18. FubuMVC.HandlerConventions — The single method “Handler” convention for FubuMVC actions
  19. FubuMVC.Instrumentation — A drop in extension to FubuMVC.Diagnostics.  I’ll let Corey explain this one.
  20. FubuMVC.JQueryUI — Not much here yet, but it does give you a drop in integration of jquery.ui into the FubuMVC asset pipeline
  21. FubuMVC.Json — Integrates Json.Net into FubuMVC applications as the json serializer and an option to use model binding with json input.
  22. FubuMVC.Localization — drop in Bottle that gives you very basic integration of FubuLocalization using xml files with a FubuMVC application.
  23. FubuMVC.Media — drop in Bottle that was originally meant to support ReSTful architectures with FubuMVC (atom feeds, HATEOAS), but mostly gets used for the “projections” support to write an object or stream of objects out to Json or Xml without having to bounce through a DTO class first.
  24. FubuMVC.Navigation — The extensible navigation model for FubuMVC applications.  This Bottle enables you to “inject” or add navigation menu items from extension Bottles.
  25. FubuMVC.ServerSentEvents — This Bottle adds support for the Server Sent Events protocol to FubuMVC applications
  26. FubuMVC.SlickGrid — Drop in Bottle to help you use the very exellent SlickGrid library.  We’re using this very heavily in my current project and it’s been getting some enhancement along the way.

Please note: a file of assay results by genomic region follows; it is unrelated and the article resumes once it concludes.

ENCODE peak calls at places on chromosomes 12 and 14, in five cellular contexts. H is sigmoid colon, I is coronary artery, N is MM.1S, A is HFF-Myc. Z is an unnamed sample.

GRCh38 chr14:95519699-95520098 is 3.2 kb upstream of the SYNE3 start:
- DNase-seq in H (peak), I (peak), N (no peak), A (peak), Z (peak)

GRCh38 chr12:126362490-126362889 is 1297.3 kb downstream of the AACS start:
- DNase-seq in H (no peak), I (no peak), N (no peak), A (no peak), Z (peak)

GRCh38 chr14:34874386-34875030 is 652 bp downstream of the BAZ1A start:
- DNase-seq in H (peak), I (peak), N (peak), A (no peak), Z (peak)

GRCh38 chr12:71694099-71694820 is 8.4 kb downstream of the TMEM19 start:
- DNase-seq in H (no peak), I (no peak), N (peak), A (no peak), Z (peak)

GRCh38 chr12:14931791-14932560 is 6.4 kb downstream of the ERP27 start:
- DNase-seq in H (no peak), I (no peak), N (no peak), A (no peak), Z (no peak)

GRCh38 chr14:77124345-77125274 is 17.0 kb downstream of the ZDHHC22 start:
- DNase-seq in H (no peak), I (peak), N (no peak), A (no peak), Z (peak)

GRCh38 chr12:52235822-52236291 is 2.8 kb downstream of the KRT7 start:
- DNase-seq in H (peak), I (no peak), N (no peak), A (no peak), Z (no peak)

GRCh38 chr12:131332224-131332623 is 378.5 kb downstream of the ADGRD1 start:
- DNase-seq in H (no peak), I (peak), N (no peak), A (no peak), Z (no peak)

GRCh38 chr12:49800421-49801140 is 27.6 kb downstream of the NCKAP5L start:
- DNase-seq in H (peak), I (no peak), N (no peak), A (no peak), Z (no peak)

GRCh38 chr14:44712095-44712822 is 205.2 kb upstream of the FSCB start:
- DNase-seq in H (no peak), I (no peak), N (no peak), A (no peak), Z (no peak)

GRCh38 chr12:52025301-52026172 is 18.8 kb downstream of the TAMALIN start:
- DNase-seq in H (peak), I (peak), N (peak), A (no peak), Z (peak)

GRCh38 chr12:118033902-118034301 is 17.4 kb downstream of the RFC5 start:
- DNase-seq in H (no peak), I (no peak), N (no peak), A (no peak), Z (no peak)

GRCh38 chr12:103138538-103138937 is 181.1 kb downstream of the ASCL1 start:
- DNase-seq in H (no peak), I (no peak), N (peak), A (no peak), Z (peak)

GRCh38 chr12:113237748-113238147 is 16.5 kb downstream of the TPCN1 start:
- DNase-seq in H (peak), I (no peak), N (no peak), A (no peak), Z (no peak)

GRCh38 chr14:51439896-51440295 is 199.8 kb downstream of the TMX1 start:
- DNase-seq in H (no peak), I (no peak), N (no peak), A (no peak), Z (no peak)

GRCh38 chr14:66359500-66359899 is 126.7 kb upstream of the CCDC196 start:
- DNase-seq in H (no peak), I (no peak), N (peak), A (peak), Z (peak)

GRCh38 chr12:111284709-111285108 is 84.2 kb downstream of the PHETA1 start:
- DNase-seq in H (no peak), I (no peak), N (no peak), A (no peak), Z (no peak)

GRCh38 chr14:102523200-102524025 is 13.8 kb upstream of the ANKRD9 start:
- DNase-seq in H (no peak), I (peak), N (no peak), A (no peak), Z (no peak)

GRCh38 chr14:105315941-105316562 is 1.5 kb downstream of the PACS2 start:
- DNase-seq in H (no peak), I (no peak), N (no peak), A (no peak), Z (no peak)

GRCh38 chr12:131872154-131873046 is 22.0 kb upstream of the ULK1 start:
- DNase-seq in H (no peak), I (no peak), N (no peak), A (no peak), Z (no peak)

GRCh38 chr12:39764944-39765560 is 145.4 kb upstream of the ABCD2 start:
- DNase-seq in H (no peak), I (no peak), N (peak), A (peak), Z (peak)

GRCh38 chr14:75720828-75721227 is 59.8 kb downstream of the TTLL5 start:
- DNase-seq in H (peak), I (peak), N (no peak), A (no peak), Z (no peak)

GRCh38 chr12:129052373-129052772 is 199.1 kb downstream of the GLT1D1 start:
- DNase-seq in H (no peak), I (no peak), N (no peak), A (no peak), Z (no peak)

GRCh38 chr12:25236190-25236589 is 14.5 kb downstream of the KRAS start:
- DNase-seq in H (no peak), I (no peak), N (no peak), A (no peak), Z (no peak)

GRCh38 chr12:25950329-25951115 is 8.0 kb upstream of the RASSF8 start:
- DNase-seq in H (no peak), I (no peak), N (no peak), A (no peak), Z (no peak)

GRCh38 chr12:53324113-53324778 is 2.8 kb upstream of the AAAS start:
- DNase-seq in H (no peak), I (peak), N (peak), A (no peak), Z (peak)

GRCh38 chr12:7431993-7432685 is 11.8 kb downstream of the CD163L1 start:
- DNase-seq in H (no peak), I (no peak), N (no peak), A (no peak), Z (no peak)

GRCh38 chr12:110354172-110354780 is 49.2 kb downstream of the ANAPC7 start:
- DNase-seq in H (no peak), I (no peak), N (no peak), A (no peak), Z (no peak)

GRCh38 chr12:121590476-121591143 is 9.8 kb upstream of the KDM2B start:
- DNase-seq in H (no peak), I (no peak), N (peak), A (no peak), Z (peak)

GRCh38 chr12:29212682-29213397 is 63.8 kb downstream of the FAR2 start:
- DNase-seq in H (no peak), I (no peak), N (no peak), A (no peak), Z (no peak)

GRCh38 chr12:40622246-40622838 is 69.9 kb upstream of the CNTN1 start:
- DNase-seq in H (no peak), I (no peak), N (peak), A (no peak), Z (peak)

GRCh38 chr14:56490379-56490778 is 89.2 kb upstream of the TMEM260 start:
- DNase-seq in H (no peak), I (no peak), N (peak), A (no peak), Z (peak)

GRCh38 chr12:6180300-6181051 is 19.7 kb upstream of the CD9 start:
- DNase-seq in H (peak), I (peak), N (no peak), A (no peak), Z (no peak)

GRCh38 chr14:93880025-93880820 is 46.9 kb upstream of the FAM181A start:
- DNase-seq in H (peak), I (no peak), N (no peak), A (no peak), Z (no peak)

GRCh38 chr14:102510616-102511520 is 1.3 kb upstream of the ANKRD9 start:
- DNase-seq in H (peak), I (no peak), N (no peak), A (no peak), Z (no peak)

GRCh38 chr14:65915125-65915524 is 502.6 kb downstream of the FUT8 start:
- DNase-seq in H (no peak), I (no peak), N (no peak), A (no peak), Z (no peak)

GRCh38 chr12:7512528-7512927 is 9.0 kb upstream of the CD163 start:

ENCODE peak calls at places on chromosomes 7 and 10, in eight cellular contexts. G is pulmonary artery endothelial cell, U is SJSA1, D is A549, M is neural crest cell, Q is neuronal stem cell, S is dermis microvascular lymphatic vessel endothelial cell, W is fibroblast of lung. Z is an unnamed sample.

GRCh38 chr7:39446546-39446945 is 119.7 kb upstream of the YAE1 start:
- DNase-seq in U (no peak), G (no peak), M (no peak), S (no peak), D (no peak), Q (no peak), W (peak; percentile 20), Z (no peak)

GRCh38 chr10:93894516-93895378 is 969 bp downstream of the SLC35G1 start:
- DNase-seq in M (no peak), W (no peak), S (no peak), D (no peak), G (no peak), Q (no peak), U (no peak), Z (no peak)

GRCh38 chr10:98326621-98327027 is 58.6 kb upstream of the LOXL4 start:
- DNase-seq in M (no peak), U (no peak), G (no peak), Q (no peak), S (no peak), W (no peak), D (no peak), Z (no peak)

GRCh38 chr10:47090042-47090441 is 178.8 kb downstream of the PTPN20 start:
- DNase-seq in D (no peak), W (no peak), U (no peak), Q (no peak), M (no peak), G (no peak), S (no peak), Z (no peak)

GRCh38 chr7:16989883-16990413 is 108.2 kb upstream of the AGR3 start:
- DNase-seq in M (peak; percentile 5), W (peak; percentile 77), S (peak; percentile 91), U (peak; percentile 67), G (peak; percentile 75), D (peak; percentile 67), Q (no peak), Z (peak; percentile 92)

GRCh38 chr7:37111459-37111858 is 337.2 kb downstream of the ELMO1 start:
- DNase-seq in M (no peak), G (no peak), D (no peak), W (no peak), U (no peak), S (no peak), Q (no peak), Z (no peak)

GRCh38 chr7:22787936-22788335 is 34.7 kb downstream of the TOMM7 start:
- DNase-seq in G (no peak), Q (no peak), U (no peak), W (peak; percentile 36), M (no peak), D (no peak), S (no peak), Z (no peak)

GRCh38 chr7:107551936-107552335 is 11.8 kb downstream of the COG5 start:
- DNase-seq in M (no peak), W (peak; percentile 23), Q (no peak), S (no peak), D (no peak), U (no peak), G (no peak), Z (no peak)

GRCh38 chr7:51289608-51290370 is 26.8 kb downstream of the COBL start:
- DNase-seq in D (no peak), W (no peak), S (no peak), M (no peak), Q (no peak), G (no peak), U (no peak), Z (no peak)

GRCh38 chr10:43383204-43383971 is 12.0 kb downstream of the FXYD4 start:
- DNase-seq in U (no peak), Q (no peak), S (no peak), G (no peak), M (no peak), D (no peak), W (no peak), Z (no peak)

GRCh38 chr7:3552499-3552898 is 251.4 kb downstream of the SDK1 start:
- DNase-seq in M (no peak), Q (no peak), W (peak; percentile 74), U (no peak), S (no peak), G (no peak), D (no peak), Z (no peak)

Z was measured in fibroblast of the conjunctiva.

27. FubuMVC.TwitterBootstrap — Drop in Bottle to integrate Twitter Bootstrap into FubuMVC applications.  So far, we’ve got helpers for just a few things, but the big star for me is a resusable Html helper that ties FubuMVC.Navigation to the Twitter Bootstrap menu widget.
  28. Storyteller & Storyteller2 — I’m stubborn to a fault, and I still haven’t given up on Storyteller even though it hasn’t been very active in development.  I just recently forked off a Storyteller 2 with some simplifications to the testing engine that we are using at work.  At some point next year, I hope to rewrite the WPF user interface as a pure HTML/JS/CSS application with FubuMVC.
  29. Serenity— This is growing in the automated testing recipes for FubuMVC.  Today Serenity does two different things:
    1. Jasmine Runner — An “auto test” runner for using the Jasmine library to write tests against JavaScript or CoffeeScript libraries.  Also gives us easy integration of Jasmine tests into our Continuous Integration builds.  This uses the FubuMVC asset pipeline and the FubuMVC.SelfHost library to run a small FubuMVC application to host the assets and manage dependencies between JavaScript libraries and their spec files.
    2. Infrastructure for testing FubuMVC applications using Storyteller and WebDriver